Facebook CEO Mark Zuckerberg and wife Priscilla Chan on Tuesday posted an open letter to their new baby daughter, Max, explaining why they plan to give away 99 percent of their Facebook shares — worth about US$45 billion currently — to philanthropic causes. The couple intend to make the donations gradually over the course of their lives.
“Technological progress in every field means your life should be dramatically better than ours today,” they wrote. “We will do our part to make this happen not only because we love you, but also because we have a moral responsibility to all children in the next generation. … “Our society has an obligation to invest now to improve the lives of all those coming into this world, not just those already here.”
A Chronicle of Philanthropy
Zuckerberg and Chan seek to advance human potential and promote equality.
Advancing human potential “is about pushing the boundaries on how great a human life can be,” they wrote.
Their goals include enabling the next generation to learn and experience 100 times more than is now possible, curing diseases so people can live longer and healthier lives, connecting the world, harnessing more clean energy, and cultivating entrepreneurship, according to the letter.
Promoting equality “is about making sure everyone has access to these opportunities regardless of the nation, families or circumstances they are born into,” Zuckerberg and Chan told their daughter.
That involves eliminating poverty and hunger; providing everyone with basic healthcare, building inclusive and welcoming communities, empowering everyone — and yes, nurturing world peace.
Advancing human potential and promoting equality will require a new approach: making long-term investments; engaging directly with recipients, building technology to effect change; backing the strongest and most independent leaders in each field; and participating in policy and advocacy.
“In philanthropy, people give for a lot of reasons, and it’s personal,” said Pat Moran, director of the George H. Heyman, Jr. Center for Philanthropy and Fundraising at NYU’s School of Professional Studies.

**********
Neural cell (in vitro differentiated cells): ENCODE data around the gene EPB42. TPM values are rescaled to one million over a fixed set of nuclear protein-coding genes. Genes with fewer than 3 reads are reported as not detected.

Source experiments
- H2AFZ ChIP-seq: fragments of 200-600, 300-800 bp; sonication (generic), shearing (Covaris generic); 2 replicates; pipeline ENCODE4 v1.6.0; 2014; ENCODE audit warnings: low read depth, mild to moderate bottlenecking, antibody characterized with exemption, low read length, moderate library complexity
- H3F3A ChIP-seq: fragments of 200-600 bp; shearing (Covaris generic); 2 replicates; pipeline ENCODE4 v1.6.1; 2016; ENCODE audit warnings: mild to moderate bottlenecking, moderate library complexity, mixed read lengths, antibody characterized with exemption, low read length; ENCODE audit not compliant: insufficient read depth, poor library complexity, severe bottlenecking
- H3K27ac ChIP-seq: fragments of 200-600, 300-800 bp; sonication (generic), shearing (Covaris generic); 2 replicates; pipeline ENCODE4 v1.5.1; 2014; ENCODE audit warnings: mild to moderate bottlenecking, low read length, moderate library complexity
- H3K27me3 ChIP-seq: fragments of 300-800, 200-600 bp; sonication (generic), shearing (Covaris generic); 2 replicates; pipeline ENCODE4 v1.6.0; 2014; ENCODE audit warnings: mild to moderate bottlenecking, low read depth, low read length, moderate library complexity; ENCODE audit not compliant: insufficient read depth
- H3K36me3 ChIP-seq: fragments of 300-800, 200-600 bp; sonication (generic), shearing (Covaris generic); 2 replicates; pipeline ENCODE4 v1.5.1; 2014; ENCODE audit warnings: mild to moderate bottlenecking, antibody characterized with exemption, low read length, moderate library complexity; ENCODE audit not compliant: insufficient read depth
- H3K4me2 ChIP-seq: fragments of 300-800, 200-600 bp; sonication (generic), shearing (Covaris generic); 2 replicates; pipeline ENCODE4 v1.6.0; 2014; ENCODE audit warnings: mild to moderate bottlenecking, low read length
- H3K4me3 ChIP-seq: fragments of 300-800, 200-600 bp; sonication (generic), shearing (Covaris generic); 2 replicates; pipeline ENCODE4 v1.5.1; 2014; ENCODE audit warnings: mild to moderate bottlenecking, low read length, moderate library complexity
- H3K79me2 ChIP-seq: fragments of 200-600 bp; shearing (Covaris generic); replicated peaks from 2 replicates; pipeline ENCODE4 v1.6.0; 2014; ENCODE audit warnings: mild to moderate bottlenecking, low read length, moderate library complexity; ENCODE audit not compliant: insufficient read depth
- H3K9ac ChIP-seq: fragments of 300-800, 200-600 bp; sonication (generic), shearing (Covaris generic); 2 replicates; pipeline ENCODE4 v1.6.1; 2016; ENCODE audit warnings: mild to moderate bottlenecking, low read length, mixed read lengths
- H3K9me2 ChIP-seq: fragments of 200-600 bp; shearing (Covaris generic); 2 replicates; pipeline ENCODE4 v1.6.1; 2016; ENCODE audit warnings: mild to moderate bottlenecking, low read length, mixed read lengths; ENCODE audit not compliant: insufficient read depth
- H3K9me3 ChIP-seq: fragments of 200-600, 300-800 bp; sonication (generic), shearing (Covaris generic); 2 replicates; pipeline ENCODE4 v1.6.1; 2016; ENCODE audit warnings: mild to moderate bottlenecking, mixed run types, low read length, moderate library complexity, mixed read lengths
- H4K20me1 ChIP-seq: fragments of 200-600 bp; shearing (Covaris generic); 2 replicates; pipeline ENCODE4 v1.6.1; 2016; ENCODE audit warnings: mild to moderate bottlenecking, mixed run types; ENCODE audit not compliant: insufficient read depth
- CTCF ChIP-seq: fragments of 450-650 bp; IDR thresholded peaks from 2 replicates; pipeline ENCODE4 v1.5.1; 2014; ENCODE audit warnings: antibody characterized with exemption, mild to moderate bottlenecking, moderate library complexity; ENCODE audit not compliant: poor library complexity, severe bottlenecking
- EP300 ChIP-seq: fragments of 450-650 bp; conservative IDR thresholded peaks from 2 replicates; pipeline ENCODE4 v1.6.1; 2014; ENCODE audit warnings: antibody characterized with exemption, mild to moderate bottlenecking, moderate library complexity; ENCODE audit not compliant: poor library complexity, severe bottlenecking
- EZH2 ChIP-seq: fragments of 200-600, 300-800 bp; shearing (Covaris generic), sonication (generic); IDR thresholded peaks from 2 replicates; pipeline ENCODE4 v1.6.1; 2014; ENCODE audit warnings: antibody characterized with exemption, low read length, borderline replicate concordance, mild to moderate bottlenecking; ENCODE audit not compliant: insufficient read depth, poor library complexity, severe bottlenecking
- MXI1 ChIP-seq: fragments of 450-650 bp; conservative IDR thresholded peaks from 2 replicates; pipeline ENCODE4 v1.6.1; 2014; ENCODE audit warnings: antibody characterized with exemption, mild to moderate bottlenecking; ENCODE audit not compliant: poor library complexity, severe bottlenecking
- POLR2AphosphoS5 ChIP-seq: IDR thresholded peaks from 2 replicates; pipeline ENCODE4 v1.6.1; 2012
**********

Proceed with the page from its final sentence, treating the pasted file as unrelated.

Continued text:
“I think they were thinking about the world and how their daughter would experience the world, and they know how their wealth can provide some much-needed relief to the world,” Moran told the E-Commerce Times. “I think it’s a very positive commitment to the future of children.”
Tech Eats World
The reference to participation in policy and advocacy reflects the intention of tech leaders to shape the world to their liking.
Their combined wealth and clout — Zuckerberg and Chan are working with Bill Gates, Warren Buffet, and other very wealthy members of the high-tech community, all of whom have signed Buffet’s philanthropy pledge — gives them unprecedented influence over governments and public policy.
“It’s a very wide area [Zuckerberg and Chan are] talking about — human inequality, education. Because of the tremendous size of this gift, there will be many partnerships that will develop, both with governments and NGOs,” Moran noted.
For example, high-tech leaders have launched the Breakthrough Energy Coalition to invest in companies doing cutting-edge research on green tech, and to work with governments participating in the Mission Innovation clean energy program.
The Dark Side of the Philanthropic Moon
Though the Zuckerberg-Chan letter has drawn praise, it “is not likely to change the Silicon Valley mindset that seeks to leverage intellectual property for mega returns,” said Mike Jude, a research manager at Frost & Sullivan.
Nor should it, because, “if the generation of wealth is simply a way to ultimately fund progressive initiatives, most people wouldn’t bother,” he told the E-Commerce Times.
Facebook “supports many of the initiatives Zuckerberg talks about through the wealth generation of other people that it enables,” Jude pointed out.
That said, philanthropy “is a very important part of our society,” said NYU’s Moran, “and this is a wonderful way for [Zuckerberg and Chan] to celebrate the birth of their daughter and to celebrate philanthropy.”